TRUMAN, HARRY S



TRUMAN, HARRY S - Early Truman Letter as President Thanking his Postmaster General for a United Nations Stamp
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TRUMAN, HARRY S - Early Truman Letter as President Thanking his Postmaster General for a United Nations Stamp

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TRUMAN, HARRY S. (1884-1972). Thirty-third president of the United States.TLS. (“Harry”). 1p. 4to. Washington, May 2, 1945. On White House stationery. To former Democratic National Committee chair and Postmaster General FRANK C. WALKER (1886-1959).

 

Thanks a lot for the first cover of the United Nations stamp. I surely appreciated your thoughtfulness in sending it to me. Sincerely yours…”

 

With President Franklin Roosevelt’s sudden death on April 12, 1945, and after serving less than 100 days as vice president, Harry S Truman became the 33rd president of the United States. Truman guided the country through the end of World War II and into the nuclear age by his decision to use the atomic weapon (about which he had no knowledge prior to entering the Oval Office) twice against Japan in August 1945, leading to that country’s unconditional surrender. Under Truman, the U.S. maintained its position at the forefront of international affairs, leading in the establishment of the state of Israel, creating the Central Intelligence Agency and adopting the Truman Doctrine, by which the United States agreed to assist free nations resist the threat of communist aggression.

 

On January 1, 1942, the United States, United Kingdom, Soviet Union, and China signed the Declaration by United Nations, which became the basis for the United Nations, officially chartered at the San Francisco Conference, held between April 25 and June 26, 1945. The postage stamp discussed in our letter commemorates that historic event and was issued on the opening day of the conference. Roosevelt, an avid philatelist, had weighed in on the design of the commemorative stamp prior to his death and suggested that 5-cent stampbe simple, suitable for international mail and contain the phrase “Toward United Nations.” In fact, the last official actions taken by FDR prior to his death were the selected the final stamp design and instructing that the first issue of the UN stamps be presented to all the delegates by the secretary of state.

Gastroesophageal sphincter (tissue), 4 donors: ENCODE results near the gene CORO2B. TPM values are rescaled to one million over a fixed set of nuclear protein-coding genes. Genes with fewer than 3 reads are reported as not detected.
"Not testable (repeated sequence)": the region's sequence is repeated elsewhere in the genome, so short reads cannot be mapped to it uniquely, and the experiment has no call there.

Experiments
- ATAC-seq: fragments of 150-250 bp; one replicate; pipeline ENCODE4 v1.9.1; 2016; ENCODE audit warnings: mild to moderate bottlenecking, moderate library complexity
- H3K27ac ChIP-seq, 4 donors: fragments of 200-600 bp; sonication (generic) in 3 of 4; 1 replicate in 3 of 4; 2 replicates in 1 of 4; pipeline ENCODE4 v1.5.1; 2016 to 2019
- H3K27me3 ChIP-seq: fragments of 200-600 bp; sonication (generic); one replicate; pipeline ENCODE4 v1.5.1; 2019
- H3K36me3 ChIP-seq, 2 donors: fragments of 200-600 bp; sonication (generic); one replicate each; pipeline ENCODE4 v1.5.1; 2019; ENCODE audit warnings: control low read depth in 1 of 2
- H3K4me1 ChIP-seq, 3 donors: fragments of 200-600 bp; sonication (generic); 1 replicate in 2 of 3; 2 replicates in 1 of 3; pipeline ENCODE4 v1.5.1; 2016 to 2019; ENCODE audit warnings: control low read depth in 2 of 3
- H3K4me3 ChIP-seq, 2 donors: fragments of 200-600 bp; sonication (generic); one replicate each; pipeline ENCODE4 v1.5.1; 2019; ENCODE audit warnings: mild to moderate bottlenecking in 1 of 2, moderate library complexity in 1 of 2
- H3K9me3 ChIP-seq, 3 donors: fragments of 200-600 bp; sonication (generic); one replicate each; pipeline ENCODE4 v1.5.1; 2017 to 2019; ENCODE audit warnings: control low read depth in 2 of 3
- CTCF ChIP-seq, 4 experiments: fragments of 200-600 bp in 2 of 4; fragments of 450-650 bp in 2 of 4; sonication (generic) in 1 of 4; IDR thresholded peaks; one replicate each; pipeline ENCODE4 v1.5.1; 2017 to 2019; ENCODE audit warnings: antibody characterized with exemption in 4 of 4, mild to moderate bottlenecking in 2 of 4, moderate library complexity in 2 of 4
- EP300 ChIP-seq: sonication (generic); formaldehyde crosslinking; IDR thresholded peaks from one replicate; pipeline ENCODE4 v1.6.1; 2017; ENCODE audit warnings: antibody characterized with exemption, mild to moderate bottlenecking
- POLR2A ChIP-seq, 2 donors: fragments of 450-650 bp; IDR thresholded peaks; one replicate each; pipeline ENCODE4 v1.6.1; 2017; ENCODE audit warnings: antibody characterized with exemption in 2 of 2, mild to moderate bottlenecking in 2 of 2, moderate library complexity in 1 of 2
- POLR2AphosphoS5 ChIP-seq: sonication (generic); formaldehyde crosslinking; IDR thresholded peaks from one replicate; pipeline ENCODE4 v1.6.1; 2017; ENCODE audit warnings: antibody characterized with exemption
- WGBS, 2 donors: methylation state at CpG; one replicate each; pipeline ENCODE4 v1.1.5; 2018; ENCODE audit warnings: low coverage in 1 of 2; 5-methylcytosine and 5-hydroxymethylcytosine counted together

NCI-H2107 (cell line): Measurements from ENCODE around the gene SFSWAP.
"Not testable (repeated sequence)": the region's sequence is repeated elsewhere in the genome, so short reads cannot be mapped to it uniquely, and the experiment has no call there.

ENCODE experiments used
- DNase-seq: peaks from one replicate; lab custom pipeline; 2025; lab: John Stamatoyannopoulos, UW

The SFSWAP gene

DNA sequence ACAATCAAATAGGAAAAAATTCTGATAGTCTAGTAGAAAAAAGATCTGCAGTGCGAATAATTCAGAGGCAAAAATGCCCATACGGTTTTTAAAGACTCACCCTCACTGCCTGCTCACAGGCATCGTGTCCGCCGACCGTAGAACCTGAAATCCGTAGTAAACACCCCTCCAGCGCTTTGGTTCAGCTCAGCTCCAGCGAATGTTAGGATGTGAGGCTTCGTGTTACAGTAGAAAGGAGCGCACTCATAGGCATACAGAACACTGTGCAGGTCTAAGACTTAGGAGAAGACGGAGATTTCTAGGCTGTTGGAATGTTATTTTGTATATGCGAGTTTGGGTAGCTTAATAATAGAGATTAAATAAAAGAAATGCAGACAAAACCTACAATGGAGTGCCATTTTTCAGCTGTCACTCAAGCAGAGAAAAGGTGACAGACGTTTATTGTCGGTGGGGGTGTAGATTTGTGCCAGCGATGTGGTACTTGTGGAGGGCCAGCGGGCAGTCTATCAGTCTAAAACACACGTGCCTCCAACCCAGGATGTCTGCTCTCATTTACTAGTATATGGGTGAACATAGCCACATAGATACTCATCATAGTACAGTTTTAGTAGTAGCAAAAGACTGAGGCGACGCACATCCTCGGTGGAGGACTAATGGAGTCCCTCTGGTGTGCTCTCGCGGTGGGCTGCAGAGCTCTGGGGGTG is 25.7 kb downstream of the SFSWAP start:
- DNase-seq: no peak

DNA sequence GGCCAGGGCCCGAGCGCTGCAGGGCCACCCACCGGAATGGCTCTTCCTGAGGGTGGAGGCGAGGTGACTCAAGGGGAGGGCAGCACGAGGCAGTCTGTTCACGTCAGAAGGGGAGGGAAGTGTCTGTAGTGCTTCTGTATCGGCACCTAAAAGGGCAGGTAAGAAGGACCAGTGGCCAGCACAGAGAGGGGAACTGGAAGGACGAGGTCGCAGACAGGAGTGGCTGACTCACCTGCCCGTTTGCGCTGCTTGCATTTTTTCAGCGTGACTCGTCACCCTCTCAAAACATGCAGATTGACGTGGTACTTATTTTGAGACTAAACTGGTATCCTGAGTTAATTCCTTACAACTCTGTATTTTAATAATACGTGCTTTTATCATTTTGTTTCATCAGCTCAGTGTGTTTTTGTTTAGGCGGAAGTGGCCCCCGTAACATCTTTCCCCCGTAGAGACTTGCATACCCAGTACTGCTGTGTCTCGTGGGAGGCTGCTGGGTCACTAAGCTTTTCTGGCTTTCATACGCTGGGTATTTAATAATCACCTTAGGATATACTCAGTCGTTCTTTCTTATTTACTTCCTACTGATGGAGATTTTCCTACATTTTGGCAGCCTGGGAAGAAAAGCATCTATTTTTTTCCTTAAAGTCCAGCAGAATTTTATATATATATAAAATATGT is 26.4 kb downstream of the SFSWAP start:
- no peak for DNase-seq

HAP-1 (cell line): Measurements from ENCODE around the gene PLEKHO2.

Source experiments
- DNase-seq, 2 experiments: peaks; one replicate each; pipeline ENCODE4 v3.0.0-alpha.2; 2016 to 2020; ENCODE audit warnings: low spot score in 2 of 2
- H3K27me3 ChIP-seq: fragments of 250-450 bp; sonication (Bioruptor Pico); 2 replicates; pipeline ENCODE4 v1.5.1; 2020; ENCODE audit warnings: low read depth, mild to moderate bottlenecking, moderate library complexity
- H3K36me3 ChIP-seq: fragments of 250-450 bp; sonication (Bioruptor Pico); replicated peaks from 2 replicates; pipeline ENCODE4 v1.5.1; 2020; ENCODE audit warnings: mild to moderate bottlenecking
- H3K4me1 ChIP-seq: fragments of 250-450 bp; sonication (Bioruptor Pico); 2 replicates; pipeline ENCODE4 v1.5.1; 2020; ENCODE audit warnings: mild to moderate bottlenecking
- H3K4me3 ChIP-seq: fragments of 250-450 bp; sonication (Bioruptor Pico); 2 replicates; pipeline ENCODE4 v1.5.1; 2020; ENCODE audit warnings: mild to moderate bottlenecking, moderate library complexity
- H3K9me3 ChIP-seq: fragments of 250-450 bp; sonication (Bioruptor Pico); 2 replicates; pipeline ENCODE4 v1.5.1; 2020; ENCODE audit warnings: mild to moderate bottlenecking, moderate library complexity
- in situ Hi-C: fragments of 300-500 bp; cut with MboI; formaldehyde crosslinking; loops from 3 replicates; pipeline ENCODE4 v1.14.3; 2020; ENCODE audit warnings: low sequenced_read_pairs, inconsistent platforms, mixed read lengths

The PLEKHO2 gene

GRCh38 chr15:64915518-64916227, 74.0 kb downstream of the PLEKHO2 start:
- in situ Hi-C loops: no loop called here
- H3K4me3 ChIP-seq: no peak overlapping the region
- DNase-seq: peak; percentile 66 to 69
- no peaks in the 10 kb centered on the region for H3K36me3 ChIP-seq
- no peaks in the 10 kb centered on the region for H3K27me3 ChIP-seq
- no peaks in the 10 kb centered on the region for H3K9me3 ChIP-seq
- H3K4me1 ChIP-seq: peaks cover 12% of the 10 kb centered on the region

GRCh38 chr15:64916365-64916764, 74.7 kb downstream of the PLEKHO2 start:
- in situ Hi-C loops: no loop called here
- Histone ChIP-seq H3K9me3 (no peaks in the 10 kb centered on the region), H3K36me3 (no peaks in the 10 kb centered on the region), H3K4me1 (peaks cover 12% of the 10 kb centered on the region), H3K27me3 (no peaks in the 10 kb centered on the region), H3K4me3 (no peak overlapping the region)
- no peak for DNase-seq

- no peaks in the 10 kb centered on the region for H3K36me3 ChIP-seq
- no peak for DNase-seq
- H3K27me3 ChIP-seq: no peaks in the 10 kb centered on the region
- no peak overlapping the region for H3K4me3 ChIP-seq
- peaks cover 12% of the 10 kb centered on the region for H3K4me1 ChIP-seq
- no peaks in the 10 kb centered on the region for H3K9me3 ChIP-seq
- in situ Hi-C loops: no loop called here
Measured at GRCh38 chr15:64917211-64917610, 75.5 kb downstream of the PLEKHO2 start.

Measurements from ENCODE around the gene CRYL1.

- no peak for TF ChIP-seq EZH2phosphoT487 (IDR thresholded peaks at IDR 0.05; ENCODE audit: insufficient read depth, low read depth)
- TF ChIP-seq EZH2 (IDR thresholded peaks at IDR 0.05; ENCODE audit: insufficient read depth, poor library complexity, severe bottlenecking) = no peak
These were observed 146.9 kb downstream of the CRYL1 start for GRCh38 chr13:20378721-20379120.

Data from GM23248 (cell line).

Walker was an attorney, an early supporter of FDR and, like Truman, a World War I veteran. A close advisor of the president, he served as treasurer for the Democratic National Committee, executive secretary of the New Deal’s National Emergency Council, and succeeded James Farley as postmaster general, a position he held from 1940-1945. He retired from the post a mere six days after the date of our letter, allowing President Truman to appoint his own postmaster. Later that year Truman appointed Walker to the first American delegation to the United Nations.

 

Folded once with staple holes in the upper left corner. In excellent condition. With the original envelope and a sheet (50) of the referred to stamps included. Letters from this initial period in Truman’s presidency are uncommon.

 

 

 

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